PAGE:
Born and raised in Oakland, Holly graduated from San Francisco State. She got her start in radio at age 16 by interviewing high school friends for the Oakland based radio news magazine “Youth News.” As a teen reporter In 1984, she covered the Democratic National Convention in San Francisco and was hooked on news. “I got Ed Bradley, Bill Moyers and Walter Cronkite’s autographs on the same page. Twenty years later at the Democratic Convention in Boston, I still got butterflies when CBS News’ Bob Schieffer strolled by.”
Her first job came three days after graduating from college at KQED-FM, first as a producer, then reporter and anchor covering the 1989 Loma Prieta earthquake and the 1991 Oakland Hills Fire. After a few years at KPIX-FM, she found her home at KCBS in 1997 as a reporter and anchor.
Holly isn’t really a foodie, she just loves to eat, whether it’s roasting Hawaiian kalua pig or testing out the latest izakaya. After studying French for 12 years, Holly tried to learn Italian, but can only reliably speak dim sum, sushi and tapas.
“It is my privilege to experience first-hand the key moments in Bay Area history — like San Francisco’s gay marriage movement — and bring those human stories to our listeners. Whether it’s standing in the driving rain so commuters know what’s flooded and what’s not, or investigating disproportionate cancer rates in Marin County, these are the stories of our communities and ultimately the stories of our lives.”
Not everyone is cheering for the Warriors in Oakland. Nido owner Cory McCollow is a diehard Cavs fans, and wants to host the team for dinner during the Finals.
California state Sen. Mark Leno is pushing a plan to raise the state’s minimum wage to $13 an hour, but some critics say the wage increase would be a “job killer”.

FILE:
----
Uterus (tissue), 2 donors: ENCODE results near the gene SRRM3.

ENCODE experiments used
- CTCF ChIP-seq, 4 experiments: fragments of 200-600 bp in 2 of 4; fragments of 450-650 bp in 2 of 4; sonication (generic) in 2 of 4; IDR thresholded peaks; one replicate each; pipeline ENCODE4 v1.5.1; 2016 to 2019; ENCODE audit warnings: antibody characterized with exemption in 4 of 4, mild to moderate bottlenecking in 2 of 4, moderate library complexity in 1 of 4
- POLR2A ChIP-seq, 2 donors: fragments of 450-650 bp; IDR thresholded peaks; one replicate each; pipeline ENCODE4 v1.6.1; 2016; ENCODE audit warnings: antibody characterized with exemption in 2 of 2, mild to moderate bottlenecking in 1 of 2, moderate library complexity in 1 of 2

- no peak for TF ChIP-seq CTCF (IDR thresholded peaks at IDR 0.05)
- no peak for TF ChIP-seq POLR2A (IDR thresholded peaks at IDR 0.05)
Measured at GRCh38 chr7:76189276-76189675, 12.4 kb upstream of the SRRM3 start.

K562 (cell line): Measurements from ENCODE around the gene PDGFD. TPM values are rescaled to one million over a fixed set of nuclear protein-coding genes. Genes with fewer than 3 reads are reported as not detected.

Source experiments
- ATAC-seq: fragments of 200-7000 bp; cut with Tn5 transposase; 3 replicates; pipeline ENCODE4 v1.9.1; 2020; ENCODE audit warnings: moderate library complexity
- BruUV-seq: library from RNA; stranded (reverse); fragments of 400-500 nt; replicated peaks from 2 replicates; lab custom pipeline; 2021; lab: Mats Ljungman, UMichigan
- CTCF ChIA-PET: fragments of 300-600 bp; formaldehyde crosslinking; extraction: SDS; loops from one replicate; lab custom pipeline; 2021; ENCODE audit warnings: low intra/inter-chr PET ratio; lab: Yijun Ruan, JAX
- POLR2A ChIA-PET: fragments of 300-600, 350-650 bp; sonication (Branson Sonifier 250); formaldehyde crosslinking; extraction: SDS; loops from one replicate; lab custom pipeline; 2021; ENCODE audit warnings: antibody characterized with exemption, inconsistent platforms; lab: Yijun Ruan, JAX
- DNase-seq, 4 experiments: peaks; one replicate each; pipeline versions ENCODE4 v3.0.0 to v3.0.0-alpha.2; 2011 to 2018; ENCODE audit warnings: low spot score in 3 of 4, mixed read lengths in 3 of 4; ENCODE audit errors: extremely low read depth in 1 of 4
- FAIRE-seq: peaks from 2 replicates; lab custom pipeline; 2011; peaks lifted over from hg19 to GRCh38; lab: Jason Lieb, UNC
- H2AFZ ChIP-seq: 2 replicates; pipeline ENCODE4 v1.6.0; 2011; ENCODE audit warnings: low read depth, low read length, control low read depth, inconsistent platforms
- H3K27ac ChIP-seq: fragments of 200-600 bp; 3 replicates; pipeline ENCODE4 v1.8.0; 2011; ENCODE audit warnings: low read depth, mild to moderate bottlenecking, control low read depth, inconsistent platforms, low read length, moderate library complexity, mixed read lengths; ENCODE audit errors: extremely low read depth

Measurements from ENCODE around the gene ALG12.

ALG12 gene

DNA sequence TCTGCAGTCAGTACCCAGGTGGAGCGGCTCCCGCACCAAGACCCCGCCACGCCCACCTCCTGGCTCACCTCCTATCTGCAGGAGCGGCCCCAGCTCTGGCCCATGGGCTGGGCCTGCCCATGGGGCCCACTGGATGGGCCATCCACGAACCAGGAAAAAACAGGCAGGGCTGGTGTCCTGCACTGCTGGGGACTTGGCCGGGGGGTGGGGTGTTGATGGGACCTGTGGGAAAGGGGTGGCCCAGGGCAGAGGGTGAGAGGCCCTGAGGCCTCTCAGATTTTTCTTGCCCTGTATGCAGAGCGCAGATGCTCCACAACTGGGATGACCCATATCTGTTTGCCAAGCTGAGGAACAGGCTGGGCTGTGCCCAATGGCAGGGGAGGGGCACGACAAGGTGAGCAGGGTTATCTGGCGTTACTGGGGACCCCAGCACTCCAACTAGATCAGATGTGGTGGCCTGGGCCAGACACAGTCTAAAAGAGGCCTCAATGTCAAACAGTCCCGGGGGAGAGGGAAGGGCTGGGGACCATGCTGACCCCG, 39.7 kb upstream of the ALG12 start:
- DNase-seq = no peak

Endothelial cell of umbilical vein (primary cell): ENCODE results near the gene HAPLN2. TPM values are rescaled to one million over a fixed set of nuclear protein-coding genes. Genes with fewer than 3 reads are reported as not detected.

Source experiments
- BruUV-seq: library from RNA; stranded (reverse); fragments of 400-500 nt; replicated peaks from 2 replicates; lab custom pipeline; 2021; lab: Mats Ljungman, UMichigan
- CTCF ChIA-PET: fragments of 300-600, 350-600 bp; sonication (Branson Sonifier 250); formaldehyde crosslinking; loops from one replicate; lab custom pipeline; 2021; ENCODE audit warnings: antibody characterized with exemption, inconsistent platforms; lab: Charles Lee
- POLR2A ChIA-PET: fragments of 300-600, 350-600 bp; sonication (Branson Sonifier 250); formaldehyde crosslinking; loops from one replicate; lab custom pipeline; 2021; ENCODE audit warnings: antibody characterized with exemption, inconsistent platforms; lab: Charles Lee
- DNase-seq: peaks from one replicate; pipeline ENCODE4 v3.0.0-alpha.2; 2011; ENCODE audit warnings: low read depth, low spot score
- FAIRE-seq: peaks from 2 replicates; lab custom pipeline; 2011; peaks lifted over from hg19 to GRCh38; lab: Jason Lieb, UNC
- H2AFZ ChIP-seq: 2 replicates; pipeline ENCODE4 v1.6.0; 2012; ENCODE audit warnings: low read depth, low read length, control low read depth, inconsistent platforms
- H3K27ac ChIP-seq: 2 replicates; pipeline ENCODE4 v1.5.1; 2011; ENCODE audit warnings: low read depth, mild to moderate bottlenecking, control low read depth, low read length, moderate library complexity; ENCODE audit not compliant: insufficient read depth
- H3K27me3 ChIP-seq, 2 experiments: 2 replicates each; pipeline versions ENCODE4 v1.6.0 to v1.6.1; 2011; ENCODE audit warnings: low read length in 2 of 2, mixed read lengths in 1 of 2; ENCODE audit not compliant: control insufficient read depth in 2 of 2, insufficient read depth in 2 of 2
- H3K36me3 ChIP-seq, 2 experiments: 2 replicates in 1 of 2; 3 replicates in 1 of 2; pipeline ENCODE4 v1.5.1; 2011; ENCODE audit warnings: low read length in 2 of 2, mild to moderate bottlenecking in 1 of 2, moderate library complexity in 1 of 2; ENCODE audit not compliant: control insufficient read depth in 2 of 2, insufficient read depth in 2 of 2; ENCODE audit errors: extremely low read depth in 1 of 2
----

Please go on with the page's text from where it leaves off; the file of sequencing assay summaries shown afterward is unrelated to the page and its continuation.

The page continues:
Californians responded to the worst snowpack measurement on record and unprecedented drought restrictions by decreasing their water use 13.5 percent in April.
On Monday, San Francisco’s Land Use Committee will get its first look at three pieces of legislation, introduced by Supervisor Scott Wiener that would make it harder to get sugary drinks.
The new federal ban on military style weapons to police stems from their use against demonstrators last year in Ferguson, Missouri. San Leandro police have assured their BearCat medevac vehicle will be no exception.
In a desperate measure, transit officials are considering wrong-way bus lanes to ease congestion on the Bay Bridge during the morning commute.
PG&E has turned off a transmission line that runs under San Carlos to make repairs to a section with unexplained dents in it. One city leader questions whether or not it’s safe to turn the line back on.
The research out of USC suggests that a major earthquake on the San Andreas Fault could trigger large earthquakes on other nearby faults, intensifying the damage over a larger area.
Both ballclubs are looking at ways to conserve when it comes to watering the field and cleaning the stadium after games.
A new Bay Area Council report finds a so-called 150-year “superstorm” could cause billions of dollars in damage, arguing the region is unprepared.